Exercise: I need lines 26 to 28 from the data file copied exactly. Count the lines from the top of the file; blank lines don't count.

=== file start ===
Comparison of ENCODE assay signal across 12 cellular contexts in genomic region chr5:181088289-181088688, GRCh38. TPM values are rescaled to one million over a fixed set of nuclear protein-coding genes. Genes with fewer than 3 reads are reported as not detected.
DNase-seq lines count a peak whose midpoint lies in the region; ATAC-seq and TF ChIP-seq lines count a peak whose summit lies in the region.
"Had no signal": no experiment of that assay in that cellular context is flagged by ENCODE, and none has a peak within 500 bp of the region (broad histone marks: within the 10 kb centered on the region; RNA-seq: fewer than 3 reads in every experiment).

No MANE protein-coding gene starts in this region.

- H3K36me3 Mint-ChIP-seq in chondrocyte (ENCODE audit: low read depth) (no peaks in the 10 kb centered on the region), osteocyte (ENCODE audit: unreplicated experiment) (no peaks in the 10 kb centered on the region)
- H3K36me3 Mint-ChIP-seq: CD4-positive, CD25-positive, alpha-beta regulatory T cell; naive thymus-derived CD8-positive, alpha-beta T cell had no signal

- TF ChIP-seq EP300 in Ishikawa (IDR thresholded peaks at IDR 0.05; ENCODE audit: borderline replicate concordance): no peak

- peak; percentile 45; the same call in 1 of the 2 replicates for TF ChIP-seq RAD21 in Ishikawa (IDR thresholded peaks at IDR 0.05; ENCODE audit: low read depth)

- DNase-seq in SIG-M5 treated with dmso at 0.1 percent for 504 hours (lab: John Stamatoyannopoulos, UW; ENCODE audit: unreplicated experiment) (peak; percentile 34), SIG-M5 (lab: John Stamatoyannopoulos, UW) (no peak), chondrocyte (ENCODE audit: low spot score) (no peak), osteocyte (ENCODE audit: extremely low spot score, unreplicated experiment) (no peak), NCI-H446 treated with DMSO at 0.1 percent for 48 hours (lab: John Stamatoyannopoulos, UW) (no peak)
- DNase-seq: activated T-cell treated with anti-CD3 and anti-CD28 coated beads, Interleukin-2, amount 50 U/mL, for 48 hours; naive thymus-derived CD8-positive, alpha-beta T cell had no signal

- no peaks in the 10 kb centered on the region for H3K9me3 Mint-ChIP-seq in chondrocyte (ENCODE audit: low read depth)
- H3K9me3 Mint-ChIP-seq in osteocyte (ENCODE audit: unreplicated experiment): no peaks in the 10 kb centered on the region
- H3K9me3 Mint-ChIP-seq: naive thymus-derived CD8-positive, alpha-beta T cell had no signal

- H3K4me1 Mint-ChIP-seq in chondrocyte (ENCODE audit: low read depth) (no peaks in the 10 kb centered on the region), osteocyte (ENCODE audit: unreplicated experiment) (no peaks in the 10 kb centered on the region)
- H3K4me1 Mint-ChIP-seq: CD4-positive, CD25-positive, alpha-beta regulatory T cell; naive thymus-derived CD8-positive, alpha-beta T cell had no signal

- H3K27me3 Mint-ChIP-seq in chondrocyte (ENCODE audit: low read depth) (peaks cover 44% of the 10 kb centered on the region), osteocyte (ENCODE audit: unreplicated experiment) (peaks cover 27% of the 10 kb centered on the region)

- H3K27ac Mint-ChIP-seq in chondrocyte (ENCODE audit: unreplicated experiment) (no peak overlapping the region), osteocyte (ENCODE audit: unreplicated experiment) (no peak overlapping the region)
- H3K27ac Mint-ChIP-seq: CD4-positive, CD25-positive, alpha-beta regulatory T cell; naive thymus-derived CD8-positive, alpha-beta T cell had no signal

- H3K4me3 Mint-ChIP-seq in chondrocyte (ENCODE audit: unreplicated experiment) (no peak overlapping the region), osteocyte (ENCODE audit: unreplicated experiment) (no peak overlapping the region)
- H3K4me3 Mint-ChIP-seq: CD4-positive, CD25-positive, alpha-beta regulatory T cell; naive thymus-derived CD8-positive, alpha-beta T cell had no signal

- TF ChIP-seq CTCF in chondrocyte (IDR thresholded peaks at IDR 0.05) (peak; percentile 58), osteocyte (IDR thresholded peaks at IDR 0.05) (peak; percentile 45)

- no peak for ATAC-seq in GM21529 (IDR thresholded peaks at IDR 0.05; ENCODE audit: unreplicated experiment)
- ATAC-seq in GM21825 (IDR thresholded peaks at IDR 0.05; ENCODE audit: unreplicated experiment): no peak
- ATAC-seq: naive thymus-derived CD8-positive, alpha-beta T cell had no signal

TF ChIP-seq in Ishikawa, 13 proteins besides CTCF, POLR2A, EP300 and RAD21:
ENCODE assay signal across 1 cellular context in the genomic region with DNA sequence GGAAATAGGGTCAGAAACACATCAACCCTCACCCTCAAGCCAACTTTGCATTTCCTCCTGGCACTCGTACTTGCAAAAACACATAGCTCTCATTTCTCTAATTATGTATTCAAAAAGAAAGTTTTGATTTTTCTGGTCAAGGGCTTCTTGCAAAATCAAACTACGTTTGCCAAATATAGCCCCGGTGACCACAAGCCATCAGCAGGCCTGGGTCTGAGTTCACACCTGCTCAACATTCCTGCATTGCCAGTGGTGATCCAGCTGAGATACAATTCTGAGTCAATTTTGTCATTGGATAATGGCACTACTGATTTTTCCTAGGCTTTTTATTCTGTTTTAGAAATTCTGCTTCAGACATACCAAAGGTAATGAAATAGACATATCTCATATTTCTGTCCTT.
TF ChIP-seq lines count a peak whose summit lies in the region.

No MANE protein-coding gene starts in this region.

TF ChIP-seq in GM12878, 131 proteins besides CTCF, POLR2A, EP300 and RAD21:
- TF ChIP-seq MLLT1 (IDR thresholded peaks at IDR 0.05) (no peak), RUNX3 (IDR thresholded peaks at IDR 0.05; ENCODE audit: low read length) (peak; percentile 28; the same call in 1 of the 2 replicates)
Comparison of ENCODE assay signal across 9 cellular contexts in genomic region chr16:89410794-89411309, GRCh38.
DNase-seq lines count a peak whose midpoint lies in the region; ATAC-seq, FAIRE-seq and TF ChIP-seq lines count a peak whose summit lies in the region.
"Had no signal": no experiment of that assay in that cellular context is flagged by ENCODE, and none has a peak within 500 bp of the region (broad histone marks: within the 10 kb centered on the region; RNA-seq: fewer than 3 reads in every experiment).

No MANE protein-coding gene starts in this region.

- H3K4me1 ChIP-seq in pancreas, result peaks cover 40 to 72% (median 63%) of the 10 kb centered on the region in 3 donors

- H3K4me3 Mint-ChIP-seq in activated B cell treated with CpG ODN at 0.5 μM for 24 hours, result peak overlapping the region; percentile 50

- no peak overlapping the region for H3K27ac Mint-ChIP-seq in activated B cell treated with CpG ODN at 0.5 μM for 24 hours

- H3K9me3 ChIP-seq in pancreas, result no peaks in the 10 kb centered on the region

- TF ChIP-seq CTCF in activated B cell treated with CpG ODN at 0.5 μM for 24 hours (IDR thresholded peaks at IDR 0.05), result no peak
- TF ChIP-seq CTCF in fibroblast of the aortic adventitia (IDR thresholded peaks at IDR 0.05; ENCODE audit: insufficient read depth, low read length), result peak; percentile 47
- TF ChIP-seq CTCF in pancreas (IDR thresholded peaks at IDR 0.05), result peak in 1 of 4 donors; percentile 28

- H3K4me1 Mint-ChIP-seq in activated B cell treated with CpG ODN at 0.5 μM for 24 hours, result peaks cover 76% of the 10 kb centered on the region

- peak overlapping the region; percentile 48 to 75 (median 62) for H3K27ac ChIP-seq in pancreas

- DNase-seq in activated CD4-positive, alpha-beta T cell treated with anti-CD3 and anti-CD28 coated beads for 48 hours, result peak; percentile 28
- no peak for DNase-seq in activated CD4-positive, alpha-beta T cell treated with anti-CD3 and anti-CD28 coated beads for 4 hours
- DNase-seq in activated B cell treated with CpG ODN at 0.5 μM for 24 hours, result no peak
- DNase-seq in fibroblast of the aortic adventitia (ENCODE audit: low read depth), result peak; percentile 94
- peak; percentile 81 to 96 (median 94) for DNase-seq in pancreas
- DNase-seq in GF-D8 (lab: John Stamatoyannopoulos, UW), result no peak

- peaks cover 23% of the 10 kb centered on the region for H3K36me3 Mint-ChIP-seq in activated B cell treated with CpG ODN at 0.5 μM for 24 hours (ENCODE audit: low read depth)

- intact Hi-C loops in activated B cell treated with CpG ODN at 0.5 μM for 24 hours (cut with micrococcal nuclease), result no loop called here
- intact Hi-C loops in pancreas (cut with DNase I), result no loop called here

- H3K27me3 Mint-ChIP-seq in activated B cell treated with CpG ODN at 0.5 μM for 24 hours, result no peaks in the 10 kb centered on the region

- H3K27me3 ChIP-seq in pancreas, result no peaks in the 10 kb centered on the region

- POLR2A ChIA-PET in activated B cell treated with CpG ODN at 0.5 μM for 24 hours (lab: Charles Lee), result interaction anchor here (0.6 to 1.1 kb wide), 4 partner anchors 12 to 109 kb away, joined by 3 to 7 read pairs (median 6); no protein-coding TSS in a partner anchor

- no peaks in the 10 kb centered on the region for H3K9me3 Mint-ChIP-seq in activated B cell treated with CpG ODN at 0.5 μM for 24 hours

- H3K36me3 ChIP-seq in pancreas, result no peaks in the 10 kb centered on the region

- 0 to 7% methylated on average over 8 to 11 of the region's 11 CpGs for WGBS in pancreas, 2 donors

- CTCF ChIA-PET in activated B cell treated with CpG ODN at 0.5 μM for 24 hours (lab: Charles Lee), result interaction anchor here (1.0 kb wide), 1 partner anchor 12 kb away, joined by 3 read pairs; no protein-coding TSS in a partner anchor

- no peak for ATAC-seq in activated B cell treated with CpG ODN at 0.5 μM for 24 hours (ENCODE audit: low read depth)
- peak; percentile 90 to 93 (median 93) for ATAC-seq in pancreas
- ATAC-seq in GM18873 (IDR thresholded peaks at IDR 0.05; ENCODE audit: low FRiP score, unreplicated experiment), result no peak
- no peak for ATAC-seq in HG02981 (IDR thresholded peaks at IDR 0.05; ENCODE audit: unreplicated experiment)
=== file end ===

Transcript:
ENCODE assay signal across 1 cellular context in the genomic region with DNA sequence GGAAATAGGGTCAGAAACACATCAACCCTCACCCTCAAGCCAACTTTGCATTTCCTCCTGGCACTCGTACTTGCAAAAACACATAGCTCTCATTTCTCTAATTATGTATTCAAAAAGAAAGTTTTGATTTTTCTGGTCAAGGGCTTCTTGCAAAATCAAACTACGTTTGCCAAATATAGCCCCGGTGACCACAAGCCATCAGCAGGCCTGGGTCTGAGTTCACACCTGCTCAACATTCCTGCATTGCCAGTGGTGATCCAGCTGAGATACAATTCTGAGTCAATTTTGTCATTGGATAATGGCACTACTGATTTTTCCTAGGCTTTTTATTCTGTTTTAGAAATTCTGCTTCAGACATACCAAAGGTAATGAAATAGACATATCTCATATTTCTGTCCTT.
TF ChIP-seq lines count a peak whose summit lies in the region.

No MANE protein-coding gene starts in this region.